Neo-Urbanizing India: Coming Full Circle at the End of a Journey

Next Generation Communications Blog

Neo-Urbanizing India: Coming Full Circle at the End of a Journey

By Erin Harrison

Hopefully, you have been an avid follower of the Alcatel-Lucent (ALU) Market & Consumer Insight (MCI) team’s recently concluded three-week India journey across urban and rural parts of the states of Gujarat, Tamil Nadu and the National Capital Region (NCR).  As it came to a close, the group culled several important insights on neo-urbanization:

  • How it has been unfolding
  • The impact it is having
  • The role of information and communication technologies (ICT) as a driver

As seen through all of the posts from the team members, and the series of items I have described in previous blogs, neo-urbanization is modernizing many areas of the world that were previously without access to healthcare, education, employment – and technology. In particular, parts of India are becoming networked hubs that are oriented and planned around smart functionality and sustainability.

Based on preliminary findings, each of the three locations – Gujarat, Tamil Nadu and the NCR – represents different stages of neo-urbanization. However, combined, they have allowed the MCI group to capture neo-urbanization in most of its gradations, according to a the final blog post that summarizes highlights of the three-week journey.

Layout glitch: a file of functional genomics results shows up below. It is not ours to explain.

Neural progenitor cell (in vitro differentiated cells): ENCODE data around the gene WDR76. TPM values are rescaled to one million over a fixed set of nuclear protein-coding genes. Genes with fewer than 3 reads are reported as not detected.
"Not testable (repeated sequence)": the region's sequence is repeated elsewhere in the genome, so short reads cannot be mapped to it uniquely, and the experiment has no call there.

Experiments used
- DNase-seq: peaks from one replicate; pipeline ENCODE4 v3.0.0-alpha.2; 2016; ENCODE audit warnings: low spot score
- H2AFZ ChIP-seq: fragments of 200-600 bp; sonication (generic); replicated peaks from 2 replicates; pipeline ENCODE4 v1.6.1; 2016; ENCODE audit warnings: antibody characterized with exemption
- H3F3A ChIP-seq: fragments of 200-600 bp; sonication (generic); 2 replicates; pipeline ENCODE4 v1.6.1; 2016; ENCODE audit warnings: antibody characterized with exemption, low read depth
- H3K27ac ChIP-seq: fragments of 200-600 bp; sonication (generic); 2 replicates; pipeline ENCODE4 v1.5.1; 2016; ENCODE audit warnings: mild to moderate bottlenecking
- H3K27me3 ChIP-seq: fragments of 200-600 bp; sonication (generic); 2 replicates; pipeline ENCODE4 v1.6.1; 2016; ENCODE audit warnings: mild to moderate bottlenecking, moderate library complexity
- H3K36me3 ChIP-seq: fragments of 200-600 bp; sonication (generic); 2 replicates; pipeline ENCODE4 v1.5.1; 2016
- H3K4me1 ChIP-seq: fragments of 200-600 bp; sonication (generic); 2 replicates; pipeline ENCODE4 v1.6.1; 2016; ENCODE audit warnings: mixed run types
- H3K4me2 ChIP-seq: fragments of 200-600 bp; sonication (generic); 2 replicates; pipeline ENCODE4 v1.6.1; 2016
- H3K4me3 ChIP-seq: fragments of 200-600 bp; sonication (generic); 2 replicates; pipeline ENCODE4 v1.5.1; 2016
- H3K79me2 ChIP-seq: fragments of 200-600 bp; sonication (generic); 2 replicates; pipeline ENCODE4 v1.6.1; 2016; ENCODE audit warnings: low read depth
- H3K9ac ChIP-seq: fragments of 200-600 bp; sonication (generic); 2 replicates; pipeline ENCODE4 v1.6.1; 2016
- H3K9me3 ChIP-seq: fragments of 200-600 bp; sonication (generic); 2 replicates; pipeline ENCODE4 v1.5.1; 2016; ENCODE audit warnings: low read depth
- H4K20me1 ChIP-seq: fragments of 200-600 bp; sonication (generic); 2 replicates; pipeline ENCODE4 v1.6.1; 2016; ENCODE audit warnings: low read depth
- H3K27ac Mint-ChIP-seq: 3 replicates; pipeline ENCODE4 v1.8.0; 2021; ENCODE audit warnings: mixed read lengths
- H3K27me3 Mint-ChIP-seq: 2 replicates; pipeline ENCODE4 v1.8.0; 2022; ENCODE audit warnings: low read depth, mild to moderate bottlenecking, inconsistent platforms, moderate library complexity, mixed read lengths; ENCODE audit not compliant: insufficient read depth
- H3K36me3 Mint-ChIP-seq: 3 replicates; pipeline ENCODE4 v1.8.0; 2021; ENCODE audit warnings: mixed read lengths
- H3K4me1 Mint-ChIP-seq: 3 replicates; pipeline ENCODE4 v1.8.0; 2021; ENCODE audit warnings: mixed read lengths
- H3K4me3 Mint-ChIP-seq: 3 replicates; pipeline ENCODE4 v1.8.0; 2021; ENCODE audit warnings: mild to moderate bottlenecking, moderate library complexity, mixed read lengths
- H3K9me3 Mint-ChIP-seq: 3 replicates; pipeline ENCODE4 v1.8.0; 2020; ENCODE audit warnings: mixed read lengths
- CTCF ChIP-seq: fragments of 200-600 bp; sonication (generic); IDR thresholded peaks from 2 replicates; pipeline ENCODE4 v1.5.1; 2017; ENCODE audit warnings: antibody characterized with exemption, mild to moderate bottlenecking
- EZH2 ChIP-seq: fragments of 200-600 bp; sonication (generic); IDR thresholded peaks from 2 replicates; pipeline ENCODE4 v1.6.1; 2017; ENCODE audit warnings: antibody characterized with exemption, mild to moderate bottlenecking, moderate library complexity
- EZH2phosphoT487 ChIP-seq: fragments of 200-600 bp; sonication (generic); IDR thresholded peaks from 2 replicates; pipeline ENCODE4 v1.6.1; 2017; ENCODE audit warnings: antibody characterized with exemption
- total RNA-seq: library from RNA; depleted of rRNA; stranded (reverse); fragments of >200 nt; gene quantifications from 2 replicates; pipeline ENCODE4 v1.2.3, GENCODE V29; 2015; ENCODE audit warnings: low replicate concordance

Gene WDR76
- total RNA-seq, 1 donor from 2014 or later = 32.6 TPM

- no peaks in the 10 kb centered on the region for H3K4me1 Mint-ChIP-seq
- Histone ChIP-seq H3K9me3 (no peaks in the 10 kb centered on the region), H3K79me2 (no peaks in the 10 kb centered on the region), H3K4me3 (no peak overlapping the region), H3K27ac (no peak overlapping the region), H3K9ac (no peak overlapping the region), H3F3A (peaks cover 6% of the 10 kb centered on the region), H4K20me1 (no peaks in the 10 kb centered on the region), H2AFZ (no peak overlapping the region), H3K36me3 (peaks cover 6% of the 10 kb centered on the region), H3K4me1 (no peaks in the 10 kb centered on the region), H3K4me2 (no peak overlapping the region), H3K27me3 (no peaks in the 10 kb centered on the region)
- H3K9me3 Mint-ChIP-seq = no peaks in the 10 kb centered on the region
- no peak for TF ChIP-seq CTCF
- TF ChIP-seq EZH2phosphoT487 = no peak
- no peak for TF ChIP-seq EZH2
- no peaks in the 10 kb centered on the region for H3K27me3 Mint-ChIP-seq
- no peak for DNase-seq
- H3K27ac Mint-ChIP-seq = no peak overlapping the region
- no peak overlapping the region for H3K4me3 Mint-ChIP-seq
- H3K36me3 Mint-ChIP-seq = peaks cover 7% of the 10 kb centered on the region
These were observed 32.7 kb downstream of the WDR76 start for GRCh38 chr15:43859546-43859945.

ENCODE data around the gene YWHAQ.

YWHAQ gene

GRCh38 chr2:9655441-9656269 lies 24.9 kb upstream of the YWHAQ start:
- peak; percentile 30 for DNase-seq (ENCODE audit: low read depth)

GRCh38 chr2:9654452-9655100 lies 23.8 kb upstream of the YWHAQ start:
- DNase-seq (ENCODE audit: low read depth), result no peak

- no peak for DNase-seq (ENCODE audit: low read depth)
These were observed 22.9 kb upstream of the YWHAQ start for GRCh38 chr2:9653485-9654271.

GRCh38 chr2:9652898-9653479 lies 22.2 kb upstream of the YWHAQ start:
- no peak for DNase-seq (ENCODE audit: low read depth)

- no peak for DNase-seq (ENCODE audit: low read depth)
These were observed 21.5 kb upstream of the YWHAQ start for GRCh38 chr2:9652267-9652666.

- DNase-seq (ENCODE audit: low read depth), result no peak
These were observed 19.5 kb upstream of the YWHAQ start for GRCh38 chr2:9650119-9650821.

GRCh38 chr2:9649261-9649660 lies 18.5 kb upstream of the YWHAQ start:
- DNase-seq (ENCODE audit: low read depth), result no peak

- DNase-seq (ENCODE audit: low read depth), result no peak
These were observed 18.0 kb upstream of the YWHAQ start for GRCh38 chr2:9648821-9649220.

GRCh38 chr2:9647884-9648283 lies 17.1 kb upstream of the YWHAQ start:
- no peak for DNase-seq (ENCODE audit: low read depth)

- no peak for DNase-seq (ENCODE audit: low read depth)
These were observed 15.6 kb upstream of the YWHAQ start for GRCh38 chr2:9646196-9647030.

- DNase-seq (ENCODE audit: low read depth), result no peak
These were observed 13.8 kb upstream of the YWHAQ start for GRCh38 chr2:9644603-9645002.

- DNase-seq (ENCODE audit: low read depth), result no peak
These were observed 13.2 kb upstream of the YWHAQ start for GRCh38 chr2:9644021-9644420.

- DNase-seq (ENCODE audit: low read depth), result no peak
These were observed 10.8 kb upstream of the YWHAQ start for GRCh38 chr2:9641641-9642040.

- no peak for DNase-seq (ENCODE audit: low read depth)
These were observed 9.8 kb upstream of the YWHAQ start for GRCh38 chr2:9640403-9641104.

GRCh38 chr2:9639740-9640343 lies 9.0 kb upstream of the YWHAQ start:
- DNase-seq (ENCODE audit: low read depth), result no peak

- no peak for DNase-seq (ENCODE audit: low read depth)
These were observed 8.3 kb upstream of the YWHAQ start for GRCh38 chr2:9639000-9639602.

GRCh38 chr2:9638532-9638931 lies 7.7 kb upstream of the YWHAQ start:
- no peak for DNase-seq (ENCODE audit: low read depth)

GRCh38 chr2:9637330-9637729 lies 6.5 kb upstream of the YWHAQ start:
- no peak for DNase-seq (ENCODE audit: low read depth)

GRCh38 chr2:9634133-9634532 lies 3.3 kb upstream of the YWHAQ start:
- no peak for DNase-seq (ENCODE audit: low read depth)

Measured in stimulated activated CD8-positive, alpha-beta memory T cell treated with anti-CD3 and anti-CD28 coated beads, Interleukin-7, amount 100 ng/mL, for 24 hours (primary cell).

NCR is an example of the impact of new and rapidly established industries on the local population, while Ahmedabad (Gujarat state) captured the optimism of being on the path towards a smart city of the future smart about to be created on the periphery of the city.

“Similarly, Coimbatore (Tamil Nadu) provided compelling examples of ICT-enabled development and governance – great models for other parts of the world, especially for those in emerging markets,” wrote Revital Marom, head of the Market and Consumer Insight (MCI) at Alcatel-Lucent.

For example, the group discovered that while ICT usage beyond voice is present only in “faint traces” with the computer entering urban homes, Internet accessibility in cyber cafes it is still perceived to be expensive.

Ultimately, the MCI team has determined a need for accessibility to government initiatives and schemes, which, powered by ICT-enabled solutions that ALU views as integral to its corporate responsibility, could really make a difference to the lives of those living there.

While the three areas the group traveled to have differences, they also share a common trait: a strong need for ICT-enabled development.

“This development will be critical in order to deal appropriately with the opportunities and implications of an increasingly neo-urbanized world,” Marom said.

The MCI group will share a final report and outcomes of this research. In the meantime, if you have any questions or comments about this project, Alcatel-Lucent invites you to email revital.marom@alcatel-lucent.com.


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